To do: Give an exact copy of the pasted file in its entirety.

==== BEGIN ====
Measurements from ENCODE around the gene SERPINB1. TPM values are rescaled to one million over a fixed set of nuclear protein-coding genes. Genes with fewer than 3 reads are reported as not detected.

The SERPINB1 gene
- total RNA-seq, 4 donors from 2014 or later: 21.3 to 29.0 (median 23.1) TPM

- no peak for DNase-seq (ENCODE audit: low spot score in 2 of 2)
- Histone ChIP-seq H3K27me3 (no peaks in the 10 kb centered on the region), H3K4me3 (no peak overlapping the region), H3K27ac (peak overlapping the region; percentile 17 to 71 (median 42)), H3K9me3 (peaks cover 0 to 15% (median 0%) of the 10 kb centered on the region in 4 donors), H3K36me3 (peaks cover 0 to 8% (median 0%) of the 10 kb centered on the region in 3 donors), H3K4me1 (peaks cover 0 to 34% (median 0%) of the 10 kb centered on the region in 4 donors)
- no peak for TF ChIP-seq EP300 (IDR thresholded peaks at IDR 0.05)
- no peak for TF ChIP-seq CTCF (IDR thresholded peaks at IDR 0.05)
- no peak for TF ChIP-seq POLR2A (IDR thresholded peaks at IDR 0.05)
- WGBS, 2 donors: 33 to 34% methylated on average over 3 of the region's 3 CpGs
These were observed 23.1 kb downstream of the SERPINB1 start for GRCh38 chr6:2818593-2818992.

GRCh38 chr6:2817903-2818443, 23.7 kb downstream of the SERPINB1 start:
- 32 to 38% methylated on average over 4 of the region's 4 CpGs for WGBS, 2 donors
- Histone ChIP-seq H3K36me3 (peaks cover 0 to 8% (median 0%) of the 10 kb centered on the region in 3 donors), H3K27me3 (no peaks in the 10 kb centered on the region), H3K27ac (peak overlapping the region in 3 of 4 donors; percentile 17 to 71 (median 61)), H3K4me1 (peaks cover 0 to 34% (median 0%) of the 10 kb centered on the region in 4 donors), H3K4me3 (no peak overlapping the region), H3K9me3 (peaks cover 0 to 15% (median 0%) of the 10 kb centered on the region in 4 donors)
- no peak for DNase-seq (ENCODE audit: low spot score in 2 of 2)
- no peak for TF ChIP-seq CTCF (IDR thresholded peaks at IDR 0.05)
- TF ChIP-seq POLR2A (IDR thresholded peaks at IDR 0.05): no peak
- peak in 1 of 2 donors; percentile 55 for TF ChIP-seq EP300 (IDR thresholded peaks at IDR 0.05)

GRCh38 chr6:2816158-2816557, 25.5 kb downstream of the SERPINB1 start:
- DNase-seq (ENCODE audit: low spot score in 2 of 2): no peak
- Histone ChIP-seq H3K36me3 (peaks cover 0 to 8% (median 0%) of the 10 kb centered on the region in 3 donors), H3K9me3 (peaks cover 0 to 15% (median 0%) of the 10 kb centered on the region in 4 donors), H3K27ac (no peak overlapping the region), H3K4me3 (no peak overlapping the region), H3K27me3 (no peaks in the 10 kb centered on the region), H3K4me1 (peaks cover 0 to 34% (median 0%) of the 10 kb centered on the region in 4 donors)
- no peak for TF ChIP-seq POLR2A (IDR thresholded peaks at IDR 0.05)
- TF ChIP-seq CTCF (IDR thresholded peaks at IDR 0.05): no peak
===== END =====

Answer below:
Measurements from ENCODE around the gene SERPINB1. TPM values are rescaled to one million over a fixed set of nuclear protein-coding genes. Genes with fewer than 3 reads are reported as not detected.

The SERPINB1 gene
- total RNA-seq, 4 donors from 2014 or later: 21.3 to 29.0 (median 23.1) TPM

- no peak for DNase-seq (ENCODE audit: low spot score in 2 of 2)
- Histone ChIP-seq H3K27me3 (no peaks in the 10 kb centered on the region), H3K4me3 (no peak overlapping the region), H3K27ac (peak overlapping the region; percentile 17 to 71 (median 42)), H3K9me3 (peaks cover 0 to 15% (median 0%) of the 10 kb centered on the region in 4 donors), H3K36me3 (peaks cover 0 to 8% (median 0%) of the 10 kb centered on the region in 3 donors), H3K4me1 (peaks cover 0 to 34% (median 0%) of the 10 kb centered on the region in 4 donors)
- no peak for TF ChIP-seq EP300 (IDR thresholded peaks at IDR 0.05)
- no peak for TF ChIP-seq CTCF (IDR thresholded peaks at IDR 0.05)
- no peak for TF ChIP-seq POLR2A (IDR thresholded peaks at IDR 0.05)
- WGBS, 2 donors: 33 to 34% methylated on average over 3 of the region's 3 CpGs
These were observed 23.1 kb downstream of the SERPINB1 start for GRCh38 chr6:2818593-2818992.

GRCh38 chr6:2817903-2818443, 23.7 kb downstream of the SERPINB1 start:
- 32 to 38% methylated on average over 4 of the region's 4 CpGs for WGBS, 2 donors
- Histone ChIP-seq H3K36me3 (peaks cover 0 to 8% (median 0%) of the 10 kb centered on the region in 3 donors), H3K27me3 (no peaks in the 10 kb centered on the region), H3K27ac (peak overlapping the region in 3 of 4 donors; percentile 17 to 71 (median 61)), H3K4me1 (peaks cover 0 to 34% (median 0%) of the 10 kb centered on the region in 4 donors), H3K4me3 (no peak overlapping the region), H3K9me3 (peaks cover 0 to 15% (median 0%) of the 10 kb centered on the region in 4 donors)
- no peak for DNase-seq (ENCODE audit: low spot score in 2 of 2)
- no peak for TF ChIP-seq CTCF (IDR thresholded peaks at IDR 0.05)
- TF ChIP-seq POLR2A (IDR thresholded peaks at IDR 0.05): no peak
- peak in 1 of 2 donors; percentile 55 for TF ChIP-seq EP300 (IDR thresholded peaks at IDR 0.05)

GRCh38 chr6:2816158-2816557, 25.5 kb downstream of the SERPINB1 start:
- DNase-seq (ENCODE audit: low spot score in 2 of 2): no peak
- Histone ChIP-seq H3K36me3 (peaks cover 0 to 8% (median 0%) of the 10 kb centered on the region in 3 donors), H3K9me3 (peaks cover 0 to 15% (median 0%) of the 10 kb centered on the region in 4 donors), H3K27ac (no peak overlapping the region), H3K4me3 (no peak overlapping the region), H3K27me3 (no peaks in the 10 kb centered on the region), H3K4me1 (peaks cover 0 to 34% (median 0%) of the 10 kb centered on the region in 4 donors)
- no peak for TF ChIP-seq POLR2A (IDR thresholded peaks at IDR 0.05)
- TF ChIP-seq CTCF (IDR thresholded peaks at IDR 0.05): no peak